5. Textiles.

If you’re always finding holes in your clothes, or love the idea of creating your own clothes, learning how to sew, knit or crochet could be a useful way to spend your time during the lockdown.

After all, there’s nothing quite like wearing a nice, warm woollen scarf or blanket you’ve created by hand yourself, or repairing a coat back to its former glory.

Just like gardening, knowing your way around textiles can be an incredibly rewarding and useful skill to know.

6. Finances.

While the thought of learning about finances may fill you with dread, keeping on top of your money effectively could make a huge difference to your life.

After all, money is what makes the world go around – if you’re spending beyond your means, are paying too much tax, or are saving money in all the wrong places, only you can do something about it.

If you don’t know your P45 from your P60, or your credit card from your debit card, now is the perfect time to get clued up.

Whether you’d rather do a quick online course in the basics of accounting, or simply read some useful guides, knowing your way around your finances could free up funds to pay for some of the other life skill ideas featured on this list.

7. New Hobby.

While learning a hobby may not necessarily count as a life skill per se, having our own interests is what makes us as humans unique.

It’s also been shown that learning a hobby helps keep our mental health in check, which has a drastic impact on our life choices and our ability to maintain social contacts.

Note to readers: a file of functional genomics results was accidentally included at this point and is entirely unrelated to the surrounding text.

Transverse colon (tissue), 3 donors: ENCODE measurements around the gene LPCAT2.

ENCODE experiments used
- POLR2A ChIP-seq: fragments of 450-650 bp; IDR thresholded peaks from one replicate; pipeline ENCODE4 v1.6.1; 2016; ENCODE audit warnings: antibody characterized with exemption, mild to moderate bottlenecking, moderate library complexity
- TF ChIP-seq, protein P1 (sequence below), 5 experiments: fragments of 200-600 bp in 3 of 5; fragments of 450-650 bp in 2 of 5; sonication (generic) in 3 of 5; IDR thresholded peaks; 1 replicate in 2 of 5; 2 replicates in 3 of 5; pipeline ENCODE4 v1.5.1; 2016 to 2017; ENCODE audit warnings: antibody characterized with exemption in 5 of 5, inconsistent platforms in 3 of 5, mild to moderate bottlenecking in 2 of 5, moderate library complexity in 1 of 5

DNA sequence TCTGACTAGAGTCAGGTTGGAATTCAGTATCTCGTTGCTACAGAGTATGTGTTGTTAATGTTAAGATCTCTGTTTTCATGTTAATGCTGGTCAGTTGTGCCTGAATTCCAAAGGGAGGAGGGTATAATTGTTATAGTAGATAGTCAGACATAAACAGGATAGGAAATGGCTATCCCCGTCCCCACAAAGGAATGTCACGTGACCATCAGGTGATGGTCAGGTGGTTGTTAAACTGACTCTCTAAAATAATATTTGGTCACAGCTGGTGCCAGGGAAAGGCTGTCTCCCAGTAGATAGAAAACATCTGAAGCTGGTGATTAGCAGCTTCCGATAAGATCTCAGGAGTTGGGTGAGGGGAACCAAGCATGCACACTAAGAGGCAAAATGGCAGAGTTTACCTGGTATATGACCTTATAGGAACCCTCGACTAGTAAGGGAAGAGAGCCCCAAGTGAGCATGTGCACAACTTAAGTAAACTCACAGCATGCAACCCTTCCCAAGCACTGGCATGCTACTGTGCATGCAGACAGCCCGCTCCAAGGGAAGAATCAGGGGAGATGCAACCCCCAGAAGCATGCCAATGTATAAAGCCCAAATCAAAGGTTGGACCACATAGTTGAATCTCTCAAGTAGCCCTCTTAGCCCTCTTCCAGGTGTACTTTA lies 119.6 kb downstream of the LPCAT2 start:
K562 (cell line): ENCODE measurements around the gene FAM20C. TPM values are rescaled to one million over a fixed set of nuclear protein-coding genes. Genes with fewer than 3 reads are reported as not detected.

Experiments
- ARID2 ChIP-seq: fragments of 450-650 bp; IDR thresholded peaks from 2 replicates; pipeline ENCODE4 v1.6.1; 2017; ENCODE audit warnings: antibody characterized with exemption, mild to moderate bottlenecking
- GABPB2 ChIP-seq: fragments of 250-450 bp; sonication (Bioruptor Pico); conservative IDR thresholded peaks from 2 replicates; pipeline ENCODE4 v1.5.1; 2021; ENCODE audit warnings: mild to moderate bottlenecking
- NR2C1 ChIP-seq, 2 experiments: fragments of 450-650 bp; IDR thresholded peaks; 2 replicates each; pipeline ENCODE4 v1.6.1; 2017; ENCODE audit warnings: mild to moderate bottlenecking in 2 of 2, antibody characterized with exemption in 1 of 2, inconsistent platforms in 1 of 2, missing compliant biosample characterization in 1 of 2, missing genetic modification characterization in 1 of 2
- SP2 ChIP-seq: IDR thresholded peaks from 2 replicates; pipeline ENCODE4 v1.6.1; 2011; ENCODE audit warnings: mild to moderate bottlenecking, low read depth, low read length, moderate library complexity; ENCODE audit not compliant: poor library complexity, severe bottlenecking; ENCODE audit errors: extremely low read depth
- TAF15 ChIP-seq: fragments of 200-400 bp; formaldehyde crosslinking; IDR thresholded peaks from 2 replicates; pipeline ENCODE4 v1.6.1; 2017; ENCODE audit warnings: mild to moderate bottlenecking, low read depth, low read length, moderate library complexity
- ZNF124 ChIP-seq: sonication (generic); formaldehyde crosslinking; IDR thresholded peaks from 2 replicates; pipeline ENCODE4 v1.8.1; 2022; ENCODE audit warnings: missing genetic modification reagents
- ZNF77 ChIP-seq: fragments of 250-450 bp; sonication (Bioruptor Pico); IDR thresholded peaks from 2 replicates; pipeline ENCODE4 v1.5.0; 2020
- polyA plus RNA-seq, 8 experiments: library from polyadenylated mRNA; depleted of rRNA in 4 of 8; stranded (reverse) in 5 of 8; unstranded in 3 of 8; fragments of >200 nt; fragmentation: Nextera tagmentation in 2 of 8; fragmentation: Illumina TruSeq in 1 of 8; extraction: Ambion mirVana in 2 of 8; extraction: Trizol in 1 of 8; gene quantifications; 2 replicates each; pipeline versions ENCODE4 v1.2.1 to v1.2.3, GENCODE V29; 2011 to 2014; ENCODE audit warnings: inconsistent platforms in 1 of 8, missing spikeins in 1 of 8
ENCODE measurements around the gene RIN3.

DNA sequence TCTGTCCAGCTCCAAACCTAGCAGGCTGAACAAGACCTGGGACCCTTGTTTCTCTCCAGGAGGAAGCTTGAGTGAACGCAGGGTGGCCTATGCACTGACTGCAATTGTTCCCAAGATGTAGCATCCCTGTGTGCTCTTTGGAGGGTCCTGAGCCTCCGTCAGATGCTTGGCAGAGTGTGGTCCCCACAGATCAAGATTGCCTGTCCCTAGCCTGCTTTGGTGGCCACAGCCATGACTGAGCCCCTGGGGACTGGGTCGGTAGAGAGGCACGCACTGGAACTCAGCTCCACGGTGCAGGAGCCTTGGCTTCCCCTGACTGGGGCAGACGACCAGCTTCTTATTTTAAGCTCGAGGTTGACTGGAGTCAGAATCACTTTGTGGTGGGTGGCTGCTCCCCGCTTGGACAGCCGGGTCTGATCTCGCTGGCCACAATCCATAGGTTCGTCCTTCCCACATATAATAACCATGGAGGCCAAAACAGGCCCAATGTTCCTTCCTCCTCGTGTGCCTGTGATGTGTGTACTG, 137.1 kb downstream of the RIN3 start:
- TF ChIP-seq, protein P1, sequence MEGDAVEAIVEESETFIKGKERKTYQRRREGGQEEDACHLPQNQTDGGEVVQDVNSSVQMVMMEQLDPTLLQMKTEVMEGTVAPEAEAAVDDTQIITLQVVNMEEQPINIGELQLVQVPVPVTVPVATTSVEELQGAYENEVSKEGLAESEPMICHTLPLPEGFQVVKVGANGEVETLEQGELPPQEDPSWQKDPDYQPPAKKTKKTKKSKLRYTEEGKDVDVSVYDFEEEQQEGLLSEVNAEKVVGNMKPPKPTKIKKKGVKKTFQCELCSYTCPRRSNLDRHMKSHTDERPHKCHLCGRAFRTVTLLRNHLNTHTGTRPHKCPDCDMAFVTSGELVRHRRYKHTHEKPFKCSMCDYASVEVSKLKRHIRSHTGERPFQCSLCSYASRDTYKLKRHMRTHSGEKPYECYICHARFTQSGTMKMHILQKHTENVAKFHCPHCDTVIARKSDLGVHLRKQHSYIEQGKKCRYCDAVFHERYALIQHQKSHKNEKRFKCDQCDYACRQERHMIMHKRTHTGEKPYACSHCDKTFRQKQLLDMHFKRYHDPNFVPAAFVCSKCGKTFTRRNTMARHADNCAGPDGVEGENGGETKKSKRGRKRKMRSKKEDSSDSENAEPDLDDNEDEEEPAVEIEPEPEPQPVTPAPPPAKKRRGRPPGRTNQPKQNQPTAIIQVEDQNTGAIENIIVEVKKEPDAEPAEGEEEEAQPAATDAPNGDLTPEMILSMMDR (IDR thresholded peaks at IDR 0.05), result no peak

Whether you’d rather learn how to do something creative, like playing a musical instrument or becoming an artist, or something more exercise-focused, like how to do yoga or play table tennis, there are a ton of hobbies and activities out there to choose from. 

Pick your favourite and strive to improve your ability at it during your time in lockdown. You never know, it could go on to shape your life and career once the pandemic is over.

The Skills You Need Guide to Personal Development

Further Reading from Skills You Need

The Skills You Need Guide to Personal Development

Learn how to set yourself effective personal goals and find the motivation you need to achieve them. This is the essence of personal development, a set of skills designed to help you reach your full potential, at work, in study and in your personal life.

The second edition of or bestselling eBook is ideal for anyone who wants to improve their skills and learning potential, and it is full of easy-to-follow, practical information.

Final thoughts…

The coronavirus outbreak may have caused worry and uncertainty throughout the globe, but there’s no point driving yourself stir crazy while locked away at home.

By choosing to teach yourself a new skill, your time in self-isolation could not only be over before you know it, but you could also significantly benefit your life and career as well.

About the Author

Dakota Murphey is a writer based in Brighton, specialising in management training, HR and effective talent acquisition. Having authored pieces for numerous online and print magazines, Dakota has undertaken independent studies to discover how managerial styles and practices can positively impact business productivity.